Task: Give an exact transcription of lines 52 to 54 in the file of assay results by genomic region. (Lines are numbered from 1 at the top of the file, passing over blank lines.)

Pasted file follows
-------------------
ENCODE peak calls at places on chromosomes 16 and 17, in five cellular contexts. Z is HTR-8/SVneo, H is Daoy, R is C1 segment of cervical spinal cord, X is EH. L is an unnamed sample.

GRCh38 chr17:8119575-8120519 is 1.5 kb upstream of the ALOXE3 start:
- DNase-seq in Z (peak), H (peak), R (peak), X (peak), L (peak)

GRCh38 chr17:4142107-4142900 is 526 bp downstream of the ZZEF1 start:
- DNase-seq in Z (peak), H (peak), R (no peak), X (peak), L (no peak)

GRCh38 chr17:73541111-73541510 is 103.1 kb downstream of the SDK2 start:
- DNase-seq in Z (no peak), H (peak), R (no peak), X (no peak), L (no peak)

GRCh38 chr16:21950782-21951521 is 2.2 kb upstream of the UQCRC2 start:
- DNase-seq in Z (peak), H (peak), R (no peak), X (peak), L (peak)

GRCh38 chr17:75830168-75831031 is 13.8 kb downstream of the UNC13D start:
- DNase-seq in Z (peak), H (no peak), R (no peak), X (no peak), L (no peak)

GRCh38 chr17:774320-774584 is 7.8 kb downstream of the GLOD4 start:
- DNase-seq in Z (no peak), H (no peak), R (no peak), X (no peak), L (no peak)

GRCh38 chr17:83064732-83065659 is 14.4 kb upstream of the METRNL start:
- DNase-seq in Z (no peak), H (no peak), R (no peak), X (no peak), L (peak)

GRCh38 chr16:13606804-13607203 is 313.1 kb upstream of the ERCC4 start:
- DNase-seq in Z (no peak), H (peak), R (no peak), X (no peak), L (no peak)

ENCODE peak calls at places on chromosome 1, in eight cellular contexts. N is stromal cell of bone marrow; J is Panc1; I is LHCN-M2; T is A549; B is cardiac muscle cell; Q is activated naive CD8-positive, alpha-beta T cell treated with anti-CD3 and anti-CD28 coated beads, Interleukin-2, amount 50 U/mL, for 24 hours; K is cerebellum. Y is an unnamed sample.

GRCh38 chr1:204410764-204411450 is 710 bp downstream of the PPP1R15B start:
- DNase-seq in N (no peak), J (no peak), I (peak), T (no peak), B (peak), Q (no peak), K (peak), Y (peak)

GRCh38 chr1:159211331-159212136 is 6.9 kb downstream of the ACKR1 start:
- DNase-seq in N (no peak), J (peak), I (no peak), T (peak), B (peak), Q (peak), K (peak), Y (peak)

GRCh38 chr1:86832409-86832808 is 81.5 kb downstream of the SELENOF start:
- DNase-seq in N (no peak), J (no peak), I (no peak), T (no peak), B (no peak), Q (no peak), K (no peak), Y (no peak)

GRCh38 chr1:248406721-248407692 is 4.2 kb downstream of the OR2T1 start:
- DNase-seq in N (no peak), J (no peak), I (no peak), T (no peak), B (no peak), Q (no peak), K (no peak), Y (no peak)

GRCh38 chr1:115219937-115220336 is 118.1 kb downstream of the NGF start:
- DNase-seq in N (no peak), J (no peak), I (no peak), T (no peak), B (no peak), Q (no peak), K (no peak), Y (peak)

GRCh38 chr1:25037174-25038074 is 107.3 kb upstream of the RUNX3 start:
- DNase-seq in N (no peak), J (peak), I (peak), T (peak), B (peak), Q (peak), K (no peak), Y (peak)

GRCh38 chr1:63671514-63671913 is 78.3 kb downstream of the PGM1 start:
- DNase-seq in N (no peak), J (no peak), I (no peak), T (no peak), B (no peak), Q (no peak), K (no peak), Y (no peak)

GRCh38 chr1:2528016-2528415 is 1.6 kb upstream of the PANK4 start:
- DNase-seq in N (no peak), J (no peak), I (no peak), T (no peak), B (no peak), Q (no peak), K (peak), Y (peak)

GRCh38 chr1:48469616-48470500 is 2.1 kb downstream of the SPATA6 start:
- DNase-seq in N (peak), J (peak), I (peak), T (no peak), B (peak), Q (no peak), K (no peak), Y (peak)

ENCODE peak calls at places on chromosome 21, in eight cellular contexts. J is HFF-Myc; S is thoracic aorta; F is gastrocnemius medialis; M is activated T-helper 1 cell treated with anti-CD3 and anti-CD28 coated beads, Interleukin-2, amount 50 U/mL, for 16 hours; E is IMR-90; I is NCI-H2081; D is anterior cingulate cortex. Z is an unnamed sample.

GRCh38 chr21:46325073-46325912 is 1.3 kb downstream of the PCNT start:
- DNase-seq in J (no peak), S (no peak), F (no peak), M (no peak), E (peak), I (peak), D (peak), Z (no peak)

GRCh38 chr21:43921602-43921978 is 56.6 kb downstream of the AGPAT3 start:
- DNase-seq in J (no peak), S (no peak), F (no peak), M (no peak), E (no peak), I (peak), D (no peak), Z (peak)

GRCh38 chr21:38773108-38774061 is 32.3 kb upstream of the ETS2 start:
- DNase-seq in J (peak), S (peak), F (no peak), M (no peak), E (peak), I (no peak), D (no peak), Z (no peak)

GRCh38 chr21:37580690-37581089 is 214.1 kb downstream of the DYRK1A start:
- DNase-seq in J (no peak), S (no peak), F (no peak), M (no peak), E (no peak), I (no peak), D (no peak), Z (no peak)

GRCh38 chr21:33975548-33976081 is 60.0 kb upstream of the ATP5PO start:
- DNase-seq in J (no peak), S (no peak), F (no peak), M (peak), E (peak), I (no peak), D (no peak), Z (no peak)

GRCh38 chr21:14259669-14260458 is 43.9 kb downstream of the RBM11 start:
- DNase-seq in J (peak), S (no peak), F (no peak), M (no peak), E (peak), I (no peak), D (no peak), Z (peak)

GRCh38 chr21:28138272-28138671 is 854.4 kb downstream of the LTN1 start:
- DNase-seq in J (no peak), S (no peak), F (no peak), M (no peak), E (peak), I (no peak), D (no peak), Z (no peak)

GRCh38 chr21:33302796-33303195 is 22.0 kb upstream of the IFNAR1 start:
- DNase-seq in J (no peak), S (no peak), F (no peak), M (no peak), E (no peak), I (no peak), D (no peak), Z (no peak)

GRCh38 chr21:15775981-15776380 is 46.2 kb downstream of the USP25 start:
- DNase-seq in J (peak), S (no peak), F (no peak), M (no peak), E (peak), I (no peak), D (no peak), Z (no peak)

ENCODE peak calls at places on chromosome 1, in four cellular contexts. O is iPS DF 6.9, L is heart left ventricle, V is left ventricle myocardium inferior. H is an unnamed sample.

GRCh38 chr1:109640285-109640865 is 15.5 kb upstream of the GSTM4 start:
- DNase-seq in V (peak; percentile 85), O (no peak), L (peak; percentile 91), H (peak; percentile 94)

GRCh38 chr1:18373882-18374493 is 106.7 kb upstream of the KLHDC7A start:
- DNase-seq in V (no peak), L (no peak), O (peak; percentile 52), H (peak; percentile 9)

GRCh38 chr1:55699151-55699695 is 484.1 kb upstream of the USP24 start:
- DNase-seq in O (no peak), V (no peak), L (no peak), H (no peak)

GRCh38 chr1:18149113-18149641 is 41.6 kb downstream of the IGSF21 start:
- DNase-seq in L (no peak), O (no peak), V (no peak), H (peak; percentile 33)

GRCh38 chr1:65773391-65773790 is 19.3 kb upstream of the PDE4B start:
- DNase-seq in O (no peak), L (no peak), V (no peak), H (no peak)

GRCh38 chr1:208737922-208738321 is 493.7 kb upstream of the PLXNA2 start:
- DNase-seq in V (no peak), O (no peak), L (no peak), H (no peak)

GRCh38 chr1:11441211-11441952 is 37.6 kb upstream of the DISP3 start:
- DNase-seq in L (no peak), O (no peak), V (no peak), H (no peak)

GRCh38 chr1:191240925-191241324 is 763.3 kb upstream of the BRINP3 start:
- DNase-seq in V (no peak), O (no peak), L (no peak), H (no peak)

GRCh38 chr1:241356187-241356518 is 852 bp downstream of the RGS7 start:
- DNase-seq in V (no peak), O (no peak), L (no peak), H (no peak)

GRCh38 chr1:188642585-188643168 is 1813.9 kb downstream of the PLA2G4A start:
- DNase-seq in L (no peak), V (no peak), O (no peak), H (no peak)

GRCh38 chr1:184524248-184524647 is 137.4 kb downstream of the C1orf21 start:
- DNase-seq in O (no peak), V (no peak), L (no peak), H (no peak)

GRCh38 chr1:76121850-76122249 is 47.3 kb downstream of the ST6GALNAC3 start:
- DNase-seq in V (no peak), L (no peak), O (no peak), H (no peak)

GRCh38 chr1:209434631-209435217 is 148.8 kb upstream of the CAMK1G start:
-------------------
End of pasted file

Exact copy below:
GRCh38 chr21:33302796-33303195 is 22.0 kb upstream of the IFNAR1 start:
- DNase-seq in J (no peak), S (no peak), F (no peak), M (no peak), E (no peak), I (no peak), D (no peak), Z (no peak)

GRCh38 chr21:15775981-15776380 is 46.2 kb downstream of the USP25 start: